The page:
Filed under: Recaps & Reviews
Gone for about a month Fringe returns to FOX's Friday night line up with some creepy Ocean's 13 inspired seduction. No Clooney or Pitt, but Fringe's version of the fictional 'gilroy' from the 2007 crime caper. Still don't get that reference? I'll explain:
The latest Fringe case involves a killer who kidnaps the male half of a couple in a loving relationship and drains his body dry for the man's pheromones. After the victim's signature pheromones have been extracted the killer goes after the female half of the happy couple but does so by wearing the victim's scent. When the now widowed woman is face-to-face with her man's killer she is oddly, yet only momentarily, physically attracted to the murder because of the pheromone cologne (or gilroy in the Soderbergh's Ocean universe). Meanwhile, just before Peter is about to skip town Walter puts him on a trail that leads him to the Observer from last episode.
The love sick case of the week had some interesting moments, but nothing outstanding. The pheromone/love potion concept isn't a new one in the television landscape. Usually this kind of an idea is used in sitcoms for some unconventional laughs. Smallville is the only drama other than Fringe that I can remember where this concept has gone a little darker by having people killed off also. Fringe puts their cool science spin on the idea but it is so blatantly obvious that the reason this case pops up now is to tie into the episode's theme of love.
Elsewhere in the episode there is still a lot of explaining left to do when it comes to Peter. Apparently there is no time for him to get back to because he is already home. With Peter having been removed from both time and the different universes caused ripple effects that don't look to be reversible. After Peter finds the beacon (which was very cool I might add) it seems like September got some kind of reset and is back to whatever kind of normal he was before. The only question is now that September is free from being locked away will he rejoin the other observers or continue to go rouge and help out Olivia, Peter and the gang?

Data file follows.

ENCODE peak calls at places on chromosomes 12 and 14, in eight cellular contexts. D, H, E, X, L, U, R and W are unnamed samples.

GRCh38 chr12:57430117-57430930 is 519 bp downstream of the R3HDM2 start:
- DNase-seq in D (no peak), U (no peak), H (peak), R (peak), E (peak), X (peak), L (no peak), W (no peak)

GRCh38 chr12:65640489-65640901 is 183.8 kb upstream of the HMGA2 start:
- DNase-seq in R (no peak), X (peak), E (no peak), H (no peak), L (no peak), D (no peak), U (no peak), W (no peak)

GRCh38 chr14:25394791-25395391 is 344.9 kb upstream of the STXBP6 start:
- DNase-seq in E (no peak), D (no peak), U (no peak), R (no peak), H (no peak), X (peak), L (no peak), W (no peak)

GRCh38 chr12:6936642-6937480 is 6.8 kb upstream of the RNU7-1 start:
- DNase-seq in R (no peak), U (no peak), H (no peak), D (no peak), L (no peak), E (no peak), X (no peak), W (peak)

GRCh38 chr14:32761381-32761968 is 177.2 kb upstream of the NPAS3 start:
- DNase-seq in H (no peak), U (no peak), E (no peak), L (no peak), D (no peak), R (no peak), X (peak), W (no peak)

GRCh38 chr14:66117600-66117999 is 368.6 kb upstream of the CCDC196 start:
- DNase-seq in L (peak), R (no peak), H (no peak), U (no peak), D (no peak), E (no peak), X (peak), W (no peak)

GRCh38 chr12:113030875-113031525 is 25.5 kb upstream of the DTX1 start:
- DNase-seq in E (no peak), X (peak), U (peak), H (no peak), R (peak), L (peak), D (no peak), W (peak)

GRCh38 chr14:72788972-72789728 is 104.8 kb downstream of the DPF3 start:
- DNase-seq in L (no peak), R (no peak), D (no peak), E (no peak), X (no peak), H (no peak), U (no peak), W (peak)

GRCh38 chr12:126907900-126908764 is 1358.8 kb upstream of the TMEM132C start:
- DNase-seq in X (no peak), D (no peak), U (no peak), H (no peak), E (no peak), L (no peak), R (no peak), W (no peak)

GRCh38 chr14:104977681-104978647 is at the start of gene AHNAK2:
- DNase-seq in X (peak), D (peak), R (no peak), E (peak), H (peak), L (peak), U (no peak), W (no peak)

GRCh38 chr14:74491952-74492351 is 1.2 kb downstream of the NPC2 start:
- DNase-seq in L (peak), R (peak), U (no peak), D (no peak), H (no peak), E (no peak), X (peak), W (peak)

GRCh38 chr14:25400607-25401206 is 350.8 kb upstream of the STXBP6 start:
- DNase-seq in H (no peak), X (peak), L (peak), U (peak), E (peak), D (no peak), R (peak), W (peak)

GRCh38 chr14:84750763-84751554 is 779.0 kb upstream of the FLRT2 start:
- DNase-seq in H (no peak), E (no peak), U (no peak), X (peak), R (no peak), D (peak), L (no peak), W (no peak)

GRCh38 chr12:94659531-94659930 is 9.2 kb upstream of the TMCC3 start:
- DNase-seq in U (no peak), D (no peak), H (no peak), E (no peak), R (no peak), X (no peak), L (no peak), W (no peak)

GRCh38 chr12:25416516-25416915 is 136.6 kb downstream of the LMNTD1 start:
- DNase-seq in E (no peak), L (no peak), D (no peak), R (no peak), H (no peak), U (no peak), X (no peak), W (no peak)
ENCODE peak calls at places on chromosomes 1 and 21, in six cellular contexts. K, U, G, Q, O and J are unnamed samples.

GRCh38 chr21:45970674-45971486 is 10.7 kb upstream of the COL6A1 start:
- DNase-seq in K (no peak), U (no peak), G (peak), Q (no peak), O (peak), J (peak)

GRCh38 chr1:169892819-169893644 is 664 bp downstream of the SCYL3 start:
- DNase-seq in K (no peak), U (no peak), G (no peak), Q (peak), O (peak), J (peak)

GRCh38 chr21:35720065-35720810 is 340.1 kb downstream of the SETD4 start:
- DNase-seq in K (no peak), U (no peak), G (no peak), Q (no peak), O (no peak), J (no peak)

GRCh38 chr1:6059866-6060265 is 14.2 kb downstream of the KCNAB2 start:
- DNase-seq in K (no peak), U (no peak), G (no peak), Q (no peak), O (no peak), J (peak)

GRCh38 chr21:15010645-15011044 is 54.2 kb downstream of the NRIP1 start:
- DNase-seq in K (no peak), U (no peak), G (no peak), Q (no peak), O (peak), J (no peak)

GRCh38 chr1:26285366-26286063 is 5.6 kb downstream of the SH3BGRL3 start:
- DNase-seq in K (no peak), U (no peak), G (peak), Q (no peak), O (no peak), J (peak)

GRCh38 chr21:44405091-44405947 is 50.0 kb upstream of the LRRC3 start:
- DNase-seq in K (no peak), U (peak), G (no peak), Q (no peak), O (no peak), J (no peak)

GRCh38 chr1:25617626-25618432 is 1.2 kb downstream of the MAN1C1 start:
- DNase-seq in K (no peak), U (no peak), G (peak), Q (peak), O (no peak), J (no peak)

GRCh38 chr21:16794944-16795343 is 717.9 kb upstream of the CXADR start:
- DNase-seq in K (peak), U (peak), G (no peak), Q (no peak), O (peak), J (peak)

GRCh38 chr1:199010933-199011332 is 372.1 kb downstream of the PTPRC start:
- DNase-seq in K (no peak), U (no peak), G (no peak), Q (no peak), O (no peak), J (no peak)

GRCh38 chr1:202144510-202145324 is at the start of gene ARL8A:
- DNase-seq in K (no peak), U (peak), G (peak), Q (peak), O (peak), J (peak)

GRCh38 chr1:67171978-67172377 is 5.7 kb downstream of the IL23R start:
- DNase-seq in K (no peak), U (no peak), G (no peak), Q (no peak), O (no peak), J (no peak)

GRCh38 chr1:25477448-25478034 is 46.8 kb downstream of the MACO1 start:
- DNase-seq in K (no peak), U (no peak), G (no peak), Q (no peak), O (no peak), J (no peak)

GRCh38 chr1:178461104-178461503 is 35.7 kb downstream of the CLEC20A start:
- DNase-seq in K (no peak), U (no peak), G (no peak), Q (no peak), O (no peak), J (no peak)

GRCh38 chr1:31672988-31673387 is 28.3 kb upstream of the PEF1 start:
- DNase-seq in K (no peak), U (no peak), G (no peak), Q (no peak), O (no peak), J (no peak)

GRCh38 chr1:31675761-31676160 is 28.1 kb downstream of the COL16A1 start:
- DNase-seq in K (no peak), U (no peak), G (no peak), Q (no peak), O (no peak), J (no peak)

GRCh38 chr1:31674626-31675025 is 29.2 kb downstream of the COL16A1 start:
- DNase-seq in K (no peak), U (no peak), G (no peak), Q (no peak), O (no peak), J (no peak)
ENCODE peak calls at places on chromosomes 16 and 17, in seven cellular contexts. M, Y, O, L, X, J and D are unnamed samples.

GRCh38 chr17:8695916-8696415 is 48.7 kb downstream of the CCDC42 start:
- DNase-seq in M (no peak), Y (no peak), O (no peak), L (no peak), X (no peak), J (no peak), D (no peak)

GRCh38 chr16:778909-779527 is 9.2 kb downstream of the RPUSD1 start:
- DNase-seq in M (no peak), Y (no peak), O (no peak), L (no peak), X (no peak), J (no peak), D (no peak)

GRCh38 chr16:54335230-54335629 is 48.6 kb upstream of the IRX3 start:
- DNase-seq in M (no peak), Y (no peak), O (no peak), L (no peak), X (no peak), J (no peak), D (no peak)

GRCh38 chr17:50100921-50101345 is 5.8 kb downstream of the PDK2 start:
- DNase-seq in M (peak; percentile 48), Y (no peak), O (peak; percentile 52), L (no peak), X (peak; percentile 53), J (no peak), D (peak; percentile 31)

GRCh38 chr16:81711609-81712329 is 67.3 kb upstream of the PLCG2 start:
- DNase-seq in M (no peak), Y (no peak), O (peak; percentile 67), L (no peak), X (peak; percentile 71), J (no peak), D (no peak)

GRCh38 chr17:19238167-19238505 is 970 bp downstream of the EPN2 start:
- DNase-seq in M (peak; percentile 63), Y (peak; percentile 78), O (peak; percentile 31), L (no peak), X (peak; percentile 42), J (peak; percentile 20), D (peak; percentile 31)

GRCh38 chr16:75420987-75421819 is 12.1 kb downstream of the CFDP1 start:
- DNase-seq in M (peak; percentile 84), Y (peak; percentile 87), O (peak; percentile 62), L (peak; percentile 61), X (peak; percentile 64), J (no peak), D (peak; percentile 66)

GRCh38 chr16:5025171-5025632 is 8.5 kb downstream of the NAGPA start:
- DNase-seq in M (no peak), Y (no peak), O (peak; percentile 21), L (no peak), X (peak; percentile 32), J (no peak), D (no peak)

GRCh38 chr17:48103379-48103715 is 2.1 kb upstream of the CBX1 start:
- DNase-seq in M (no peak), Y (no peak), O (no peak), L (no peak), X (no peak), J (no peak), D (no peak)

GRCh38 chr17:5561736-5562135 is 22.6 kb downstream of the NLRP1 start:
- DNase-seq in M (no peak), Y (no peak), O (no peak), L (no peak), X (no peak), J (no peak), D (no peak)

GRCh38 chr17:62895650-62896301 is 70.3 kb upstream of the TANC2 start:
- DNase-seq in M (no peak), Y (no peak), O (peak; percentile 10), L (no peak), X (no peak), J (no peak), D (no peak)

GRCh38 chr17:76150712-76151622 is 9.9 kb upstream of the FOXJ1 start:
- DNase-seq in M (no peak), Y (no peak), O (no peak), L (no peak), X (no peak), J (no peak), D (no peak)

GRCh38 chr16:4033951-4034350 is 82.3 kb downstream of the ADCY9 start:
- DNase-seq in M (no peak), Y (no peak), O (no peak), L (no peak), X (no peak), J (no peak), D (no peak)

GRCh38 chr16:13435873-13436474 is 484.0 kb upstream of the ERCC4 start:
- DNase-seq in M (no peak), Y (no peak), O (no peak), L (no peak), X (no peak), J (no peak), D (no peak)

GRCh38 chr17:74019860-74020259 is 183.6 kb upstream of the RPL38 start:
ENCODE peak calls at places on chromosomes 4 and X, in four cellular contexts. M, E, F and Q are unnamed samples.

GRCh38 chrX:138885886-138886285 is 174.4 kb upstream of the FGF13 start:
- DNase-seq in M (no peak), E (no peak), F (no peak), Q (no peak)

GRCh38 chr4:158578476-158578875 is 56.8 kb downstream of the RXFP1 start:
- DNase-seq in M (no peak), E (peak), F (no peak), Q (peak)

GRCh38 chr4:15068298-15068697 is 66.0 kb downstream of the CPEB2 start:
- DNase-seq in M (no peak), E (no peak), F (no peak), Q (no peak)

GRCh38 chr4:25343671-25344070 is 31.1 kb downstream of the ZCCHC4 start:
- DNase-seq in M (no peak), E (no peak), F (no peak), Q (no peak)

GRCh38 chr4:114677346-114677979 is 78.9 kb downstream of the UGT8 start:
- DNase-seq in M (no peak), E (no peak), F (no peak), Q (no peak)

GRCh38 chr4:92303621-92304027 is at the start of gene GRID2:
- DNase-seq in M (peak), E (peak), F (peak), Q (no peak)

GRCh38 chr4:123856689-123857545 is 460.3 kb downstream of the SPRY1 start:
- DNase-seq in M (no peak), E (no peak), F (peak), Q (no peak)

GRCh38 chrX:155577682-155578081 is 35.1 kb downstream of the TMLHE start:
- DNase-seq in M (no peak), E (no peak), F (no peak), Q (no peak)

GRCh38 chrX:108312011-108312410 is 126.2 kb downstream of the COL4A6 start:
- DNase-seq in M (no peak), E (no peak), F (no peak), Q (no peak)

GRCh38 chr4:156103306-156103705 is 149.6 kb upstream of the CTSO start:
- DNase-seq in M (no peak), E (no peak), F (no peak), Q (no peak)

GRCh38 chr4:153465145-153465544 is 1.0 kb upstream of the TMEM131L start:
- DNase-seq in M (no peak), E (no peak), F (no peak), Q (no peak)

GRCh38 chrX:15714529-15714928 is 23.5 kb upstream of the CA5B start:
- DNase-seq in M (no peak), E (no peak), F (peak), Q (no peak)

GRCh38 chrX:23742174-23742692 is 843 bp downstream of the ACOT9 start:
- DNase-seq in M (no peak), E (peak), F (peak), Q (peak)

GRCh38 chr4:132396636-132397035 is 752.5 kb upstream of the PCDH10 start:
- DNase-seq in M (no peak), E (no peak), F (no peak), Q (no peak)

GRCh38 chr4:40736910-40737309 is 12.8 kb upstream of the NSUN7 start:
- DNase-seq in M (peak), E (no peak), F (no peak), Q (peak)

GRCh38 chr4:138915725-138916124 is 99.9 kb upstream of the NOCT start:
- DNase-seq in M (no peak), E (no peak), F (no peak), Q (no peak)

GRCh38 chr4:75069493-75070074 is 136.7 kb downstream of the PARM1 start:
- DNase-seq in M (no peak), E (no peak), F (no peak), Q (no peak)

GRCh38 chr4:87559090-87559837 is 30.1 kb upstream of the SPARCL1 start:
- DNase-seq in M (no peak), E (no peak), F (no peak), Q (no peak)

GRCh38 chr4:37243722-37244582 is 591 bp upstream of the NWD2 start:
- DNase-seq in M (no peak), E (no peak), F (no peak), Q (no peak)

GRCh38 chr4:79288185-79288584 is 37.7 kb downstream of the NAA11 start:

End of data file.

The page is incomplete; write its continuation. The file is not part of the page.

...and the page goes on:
Fringe actually had some weak moments when it came to executing all the love and affection longing between Olivia and Peter. I can't quite put my finger on it if it was the direction, the acting, or the episode's writing. I'm leaning a little towards its writing because the most of the material on the subject of love are too far apart even though the episode's outline tries to overlap the different stories. Far apart since Peter and Olivia only see each other at the end of the episode and overlapping because Olivia keeps bring it up as if everyone somehow needed to be reminded. What saves this episode on love from it being the eye rolling sappy variety is their musical score. Fringe's score has the ability to make audiences get all sentimental at just the right moments. If the actors are the best thing about this series then the score is a damn close second. The series may not have composer Michael Giacchino (Lost, The Incredibles, Star Trek) on as their full time music man, since he is very busy with various film scores, but other fellow composer Chris Tilton is an almost spot on alternate.
Tags: Fringe, Anna Torv, Joshua Jackson, John Noble, Lance Reddick, Jasika Nicole, Blair Brown, Seth Gabel, Michael Giacchino, Lost
Andrew Burns loves film and comics, and can be found writing about when those worlds converge. You can follow him on Twitter at @myAndrewBurns.
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